I’ve actively been trying to replenish the bee population, one flower at a time. I take the problem with our disappearing bee population and all pollinators personally. If I don’t’ do something to help, the colony collapse will be my fault.
Now, I have to admit that my efforts are also selfish as I have fruit trees that rely on pollinators to set fruit. Without the pollinators, my trees will be fruitless.

It’s a big problem for many reasons, but in particular, I love to can my fruit and make fresh fruit pies.
No bees, no fruit, no jams and no pies.

All pollinators are at risk

Pollinators pollinate 70 of the around 100 crop species that feed 90 percent of the world. Honey bees are responsible for $30 billion a year in crops. That’s only the start. We could be at risk of losing all the plants that bees pollinate, all of the animals that eat those plants and so on up the food chain.

There are more than just honey bees and bumble bees in the world. In fact, there are almost 20,000 known species of bees in the world. About 3,500 live in the United States, and in Minnesota, there are probably close to 400. Not even 2 percent of these are honey bees and bumble bees. The other 98 percent are those other wild bees we’ve been talking about.

Going extinct

Honey bees are going extinct because of excessive use of pesticides in crops and certain blood-sucking parasites that only reproduce in bee colonies. It’s true that the extinction of bees would mean the end of humanity.
How do pollinators affect your life?

Well, if you’ve ever eaten a blueberry, chocolate bar or tomato, you can thank a pollinator. Pollinators are birds, bats, butterflies, moths, flies, beetles, wasps, small mammals, and most importantly, bees.

Great Sunflower Project

People all over the country are collecting data on pollinators in their yards, gardens, schools, and parks. Along with the Sunflower project, people are taking counts of the number and types of pollinators visiting plants (especially sunflowers). The project has been gathering information on pollinator service since 2008, and now have the largest single body of information about bee pollinator service in North America. Thanks to thousands of observers, they can determine where pollinator service is strong or weak compared to averages. It’s loads of fun and a great school project as well.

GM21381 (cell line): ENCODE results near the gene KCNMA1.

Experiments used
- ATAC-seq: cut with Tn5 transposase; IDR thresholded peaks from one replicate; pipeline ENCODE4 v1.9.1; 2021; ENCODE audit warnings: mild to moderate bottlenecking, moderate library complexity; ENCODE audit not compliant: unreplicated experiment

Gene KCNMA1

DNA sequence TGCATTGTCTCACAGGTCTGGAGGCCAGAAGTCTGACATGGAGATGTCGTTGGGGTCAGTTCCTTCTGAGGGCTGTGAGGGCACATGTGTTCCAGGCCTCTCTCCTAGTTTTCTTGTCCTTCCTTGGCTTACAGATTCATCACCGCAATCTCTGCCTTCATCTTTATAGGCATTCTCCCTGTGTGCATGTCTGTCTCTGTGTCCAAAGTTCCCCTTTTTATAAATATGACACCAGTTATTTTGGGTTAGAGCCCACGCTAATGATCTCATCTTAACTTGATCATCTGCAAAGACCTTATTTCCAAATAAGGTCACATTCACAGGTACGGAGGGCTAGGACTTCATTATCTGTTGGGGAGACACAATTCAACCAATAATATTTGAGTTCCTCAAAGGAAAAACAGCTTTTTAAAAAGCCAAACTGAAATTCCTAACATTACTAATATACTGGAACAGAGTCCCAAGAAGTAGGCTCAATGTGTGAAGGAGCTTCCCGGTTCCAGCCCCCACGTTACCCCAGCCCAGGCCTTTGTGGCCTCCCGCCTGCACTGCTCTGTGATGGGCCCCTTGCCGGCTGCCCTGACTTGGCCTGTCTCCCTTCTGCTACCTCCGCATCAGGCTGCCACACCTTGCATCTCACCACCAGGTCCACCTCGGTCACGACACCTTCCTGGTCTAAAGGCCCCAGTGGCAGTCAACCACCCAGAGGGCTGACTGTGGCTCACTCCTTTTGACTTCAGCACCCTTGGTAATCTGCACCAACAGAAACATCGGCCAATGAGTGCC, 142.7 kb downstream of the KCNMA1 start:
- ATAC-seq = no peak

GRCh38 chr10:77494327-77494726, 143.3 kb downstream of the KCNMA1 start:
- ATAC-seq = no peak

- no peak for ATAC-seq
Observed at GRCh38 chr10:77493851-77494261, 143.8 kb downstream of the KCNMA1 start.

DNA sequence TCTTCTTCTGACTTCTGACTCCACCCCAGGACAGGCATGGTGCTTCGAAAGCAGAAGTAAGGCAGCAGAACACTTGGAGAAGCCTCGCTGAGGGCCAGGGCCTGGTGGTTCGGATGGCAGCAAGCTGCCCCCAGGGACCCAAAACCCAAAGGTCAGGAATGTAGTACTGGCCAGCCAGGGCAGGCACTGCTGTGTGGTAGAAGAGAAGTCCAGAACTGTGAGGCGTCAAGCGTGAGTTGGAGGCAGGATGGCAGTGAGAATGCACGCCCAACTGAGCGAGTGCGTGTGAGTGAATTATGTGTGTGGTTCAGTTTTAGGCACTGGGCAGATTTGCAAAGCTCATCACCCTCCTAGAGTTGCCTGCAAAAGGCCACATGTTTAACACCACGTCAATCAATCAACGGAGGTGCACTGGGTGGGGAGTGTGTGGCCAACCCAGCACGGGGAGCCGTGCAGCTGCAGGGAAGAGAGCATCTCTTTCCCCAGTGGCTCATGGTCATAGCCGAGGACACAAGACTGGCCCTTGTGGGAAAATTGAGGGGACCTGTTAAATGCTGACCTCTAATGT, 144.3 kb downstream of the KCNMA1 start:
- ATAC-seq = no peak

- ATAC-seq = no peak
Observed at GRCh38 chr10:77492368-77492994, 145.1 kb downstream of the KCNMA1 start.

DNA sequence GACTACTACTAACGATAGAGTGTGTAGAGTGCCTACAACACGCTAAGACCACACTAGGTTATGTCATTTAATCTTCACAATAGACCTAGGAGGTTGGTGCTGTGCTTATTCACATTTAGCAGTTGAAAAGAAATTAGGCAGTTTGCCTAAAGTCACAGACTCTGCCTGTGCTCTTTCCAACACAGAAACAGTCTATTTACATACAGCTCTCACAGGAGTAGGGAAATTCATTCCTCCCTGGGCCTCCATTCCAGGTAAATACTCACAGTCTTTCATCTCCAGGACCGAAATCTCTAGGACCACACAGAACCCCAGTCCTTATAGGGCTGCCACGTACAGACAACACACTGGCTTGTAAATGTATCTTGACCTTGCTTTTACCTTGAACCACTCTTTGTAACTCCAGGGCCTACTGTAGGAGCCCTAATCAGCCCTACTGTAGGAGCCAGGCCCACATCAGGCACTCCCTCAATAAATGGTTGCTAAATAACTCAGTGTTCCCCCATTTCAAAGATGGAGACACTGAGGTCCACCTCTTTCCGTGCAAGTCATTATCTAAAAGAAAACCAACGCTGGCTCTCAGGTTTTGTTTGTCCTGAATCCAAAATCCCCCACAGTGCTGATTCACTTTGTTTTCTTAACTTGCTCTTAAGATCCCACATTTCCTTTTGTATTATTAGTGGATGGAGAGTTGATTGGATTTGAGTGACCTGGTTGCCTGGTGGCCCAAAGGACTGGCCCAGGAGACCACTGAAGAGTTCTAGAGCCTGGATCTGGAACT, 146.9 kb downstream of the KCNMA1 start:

How to help bees survive pesticides and create a bee-friendly environment

Check out this list of the garden sprays that contain insect killing pesticides, in particular, neonicotinoids.
Alternatively, there are many remedies that will protect your plants from pesticides, such as spraying with Copper Sulfate, which is natural, kills fire blight and many other harmful diseases without harming pollinators. I’ve been using it in my garden for years with the blessing of my horticulturist.

In addition to keeping your garden pesticide free, there are several easy things you can do to make your garden habitat friendly:

Did you know bees need water just like all organisms? You don’t have to set up a full-on bird feeder. Just a small dish of fresh water somewhere near your flowers will do.

Most bees (between 60 and 70%) dig burrows in the ground. Also, did you know bees a place to burrow to make a home? Locate a place near your flowers that is natural, and un-manicured. Bees prefer dry, sandy soil bare of vegetation. You can attract ground-nesting bees simply by making sure to leave some spots of exposed, undisturbed soil in your yard.

It really doesn’t take much effort to attract bees and make them feel at home in your yard. Just relax and let them do their thing. As you long as you don’t create havoc around them, they are happy to leave you alone. There is great satisfaction in helping our struggling bee population. If you didn’t think your contribution matters, it does. Believe. One more bee is one more bee to pollinate that apple that you like so much.

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